Retiring U.S. Sen. Saxby Chambliss has cracked into an exclusive club.
The Moultrie Republican was inducted Thursday into the Peanut Hall of Fame in Tifton.
The Georgia Peanut Commission unanimously selected Chambliss for the highest honor the states growers bestow on friends of the fields.
The senators portrait will go on display at the GPC headquarters in recognition of his focus on agriculture during his 20 years in Congress and for representing farmers legal issues in south Georgia before his election in 1994.
Only four others have been inducted into the hall: former President Jimmy Carter, Georgia House Agriculture Committee Chairman Henry Reeves, former U.S. Sen. Herman Talmadge, and professor J. Frank McGill.
About that other other election lawsuit
While a Telegraph reporter was noting updates in the Henry Ficklin vs. Larry Schlesinger dispute now focused solely on attorneys fees, and the lawsuit over the Bibb County Democratic Partys seats on the election board, another lawsuit quietly closed out.
C. Ashley Royal, chief judge of the U.S. District Court for the Middle District of Georgia, closed out Mallory C. Jones federal lawsuit against the Macon-Bibb County Board of Elections on Tuesday, while the final election was underway.
Royal ruled that no substantial issues remained in the case, which forced a different election date. Jones asked for and was granted more time to ask for attorneys fees in the case.
Jones has been a county commissioner since Dec. 31.
Big building, small price
Bibb County school board members were told that their headquarters building at 484 Mulberry St. remained the property of Macon-Bibb County, even though the school board had paid off a loan used to buy the property.
There was a quirk in the lease-purchase agreement that the transfer of the property from the old city of Macon to the school board would require $10. Board members readily offered a motion Thursday to buy the building for $10, though they did not specify a funding source in their motion.
The school system is considering moving its central office to the Hutchings Career Center site on Riverside Drive and moving that program to the Promise Center on Anthony Road. That would free up the Mulberry Street office to be leased or sold, neither of which would happen but for a 10 spot.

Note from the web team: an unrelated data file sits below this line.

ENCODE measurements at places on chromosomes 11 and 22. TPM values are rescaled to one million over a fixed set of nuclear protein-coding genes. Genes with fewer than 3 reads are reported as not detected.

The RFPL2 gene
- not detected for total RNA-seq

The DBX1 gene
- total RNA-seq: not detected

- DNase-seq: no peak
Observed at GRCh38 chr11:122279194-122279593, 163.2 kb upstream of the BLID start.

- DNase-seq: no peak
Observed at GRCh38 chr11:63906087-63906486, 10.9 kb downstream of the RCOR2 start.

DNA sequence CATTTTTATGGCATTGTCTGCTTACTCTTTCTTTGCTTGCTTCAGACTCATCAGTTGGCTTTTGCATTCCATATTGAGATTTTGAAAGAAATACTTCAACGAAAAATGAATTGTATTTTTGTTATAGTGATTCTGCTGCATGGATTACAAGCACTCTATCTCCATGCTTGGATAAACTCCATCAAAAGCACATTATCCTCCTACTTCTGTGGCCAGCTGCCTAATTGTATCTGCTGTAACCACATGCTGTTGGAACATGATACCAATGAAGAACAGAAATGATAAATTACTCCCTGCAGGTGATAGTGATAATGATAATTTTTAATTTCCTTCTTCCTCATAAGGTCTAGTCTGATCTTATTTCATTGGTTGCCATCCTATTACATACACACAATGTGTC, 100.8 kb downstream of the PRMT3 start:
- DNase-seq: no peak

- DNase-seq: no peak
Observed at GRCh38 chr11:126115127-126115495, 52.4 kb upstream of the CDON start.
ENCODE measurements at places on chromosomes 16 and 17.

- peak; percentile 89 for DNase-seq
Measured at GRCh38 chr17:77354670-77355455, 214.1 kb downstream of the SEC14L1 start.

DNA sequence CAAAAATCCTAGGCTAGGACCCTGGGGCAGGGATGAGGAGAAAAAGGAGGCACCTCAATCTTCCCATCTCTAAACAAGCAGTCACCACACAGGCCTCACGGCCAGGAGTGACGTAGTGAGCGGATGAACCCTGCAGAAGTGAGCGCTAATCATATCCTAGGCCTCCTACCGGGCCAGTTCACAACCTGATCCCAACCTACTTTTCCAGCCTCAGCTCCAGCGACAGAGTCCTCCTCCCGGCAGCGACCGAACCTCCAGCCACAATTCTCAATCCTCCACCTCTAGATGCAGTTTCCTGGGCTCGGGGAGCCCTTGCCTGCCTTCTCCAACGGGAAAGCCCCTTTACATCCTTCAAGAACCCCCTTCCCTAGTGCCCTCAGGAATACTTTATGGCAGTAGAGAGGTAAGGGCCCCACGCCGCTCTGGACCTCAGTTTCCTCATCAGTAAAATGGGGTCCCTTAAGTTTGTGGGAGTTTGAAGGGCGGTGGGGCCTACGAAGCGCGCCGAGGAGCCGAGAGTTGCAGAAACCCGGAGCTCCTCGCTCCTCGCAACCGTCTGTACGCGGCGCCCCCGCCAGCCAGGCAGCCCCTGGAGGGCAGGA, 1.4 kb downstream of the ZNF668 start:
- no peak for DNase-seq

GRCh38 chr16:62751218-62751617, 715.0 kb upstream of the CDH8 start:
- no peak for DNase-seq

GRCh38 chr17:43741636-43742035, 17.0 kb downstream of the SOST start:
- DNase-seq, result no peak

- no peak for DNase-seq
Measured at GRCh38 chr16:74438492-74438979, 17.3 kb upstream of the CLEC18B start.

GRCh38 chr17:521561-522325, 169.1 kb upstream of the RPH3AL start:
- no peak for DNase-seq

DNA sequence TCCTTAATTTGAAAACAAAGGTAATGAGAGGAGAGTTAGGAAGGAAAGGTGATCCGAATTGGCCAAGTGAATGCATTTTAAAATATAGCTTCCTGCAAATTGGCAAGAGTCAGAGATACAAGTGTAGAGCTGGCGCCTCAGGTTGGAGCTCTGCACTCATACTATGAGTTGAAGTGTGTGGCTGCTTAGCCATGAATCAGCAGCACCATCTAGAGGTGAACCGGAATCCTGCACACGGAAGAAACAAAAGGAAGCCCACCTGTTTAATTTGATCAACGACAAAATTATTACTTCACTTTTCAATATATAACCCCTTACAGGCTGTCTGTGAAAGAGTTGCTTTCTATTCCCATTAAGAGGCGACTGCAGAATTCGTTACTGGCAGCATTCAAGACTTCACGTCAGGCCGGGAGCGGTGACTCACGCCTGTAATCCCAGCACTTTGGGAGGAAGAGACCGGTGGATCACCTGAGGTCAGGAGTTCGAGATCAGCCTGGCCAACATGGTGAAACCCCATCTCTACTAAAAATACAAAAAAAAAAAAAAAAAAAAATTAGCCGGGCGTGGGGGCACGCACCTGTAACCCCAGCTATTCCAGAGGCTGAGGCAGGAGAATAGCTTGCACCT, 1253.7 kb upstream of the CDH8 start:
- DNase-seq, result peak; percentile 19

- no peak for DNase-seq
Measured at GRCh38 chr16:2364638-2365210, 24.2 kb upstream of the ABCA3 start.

Your name here
Even though Macon City Hall is graven into the frieze on the front of Macon City Hall, thats not what theyre calling it under the new Macon-Bibb County consolidated government.
Since the new government was sworn in Dec. 31, the building has been officially referred to as Macon-Bibb County Government Center, though in news releases Public Affairs Director Chris Floore has tacked on formerly known as City Hall.
So who made the change?
It was Mayor Robert Reicherts idea, Floore said. And it wasnt taken to commissioners for approval, Reichert made the administrative decision, and staff started calling it by the new name.
Reichert wanted to express that the government housed within now covers more than Macons former limits, Floore said.
Asked whether the mayor could unilaterally rename the building anything he wanted -- say, Steve -- Floore admitted that was technically possible, though unlikely.
The Willie C. Hill City Hall Annex a block away, named for the first black president of City Council, has also undergone a slight revision. Its now called the Willie C. Hill Government Annex, Floore said in an email. The administration didnt want to remove Hills name, he said. But if Reichert gets the urge to rename any more buildings by fiat, may we suggest Steve? Its a nice name.
Kingston to host Fort Valley barbecue
U.S. Rep. Jack Kingston, who is running for a U.S. Senate seat, is bringing his annual thank-you barbecue to Fort Valley on Saturday.
The event for friends and supporters runs from 11 a.m. to 2 p.m. at Hooterville Farms.
We have had a great year with lots of successes, said Kingston. None of it would have been possible without the friendship and support of so many. Libby and I look forward to seeing everyone in Fort Valley to say thank you in person.
The event will feature food and fun for the whole family including corn hole, face painting, music as well as local civic groups and political speeches. It will be held rain or shine and in an airplane hangar, so attendees should dress accordingly. The event is free, but interested people are asked to place a reservation with their name and home county to email@example.com or by calling (912) 356-5200.
Staff writers Liz Fabian, Jim Gaines and Mike Stucka contributed to this report.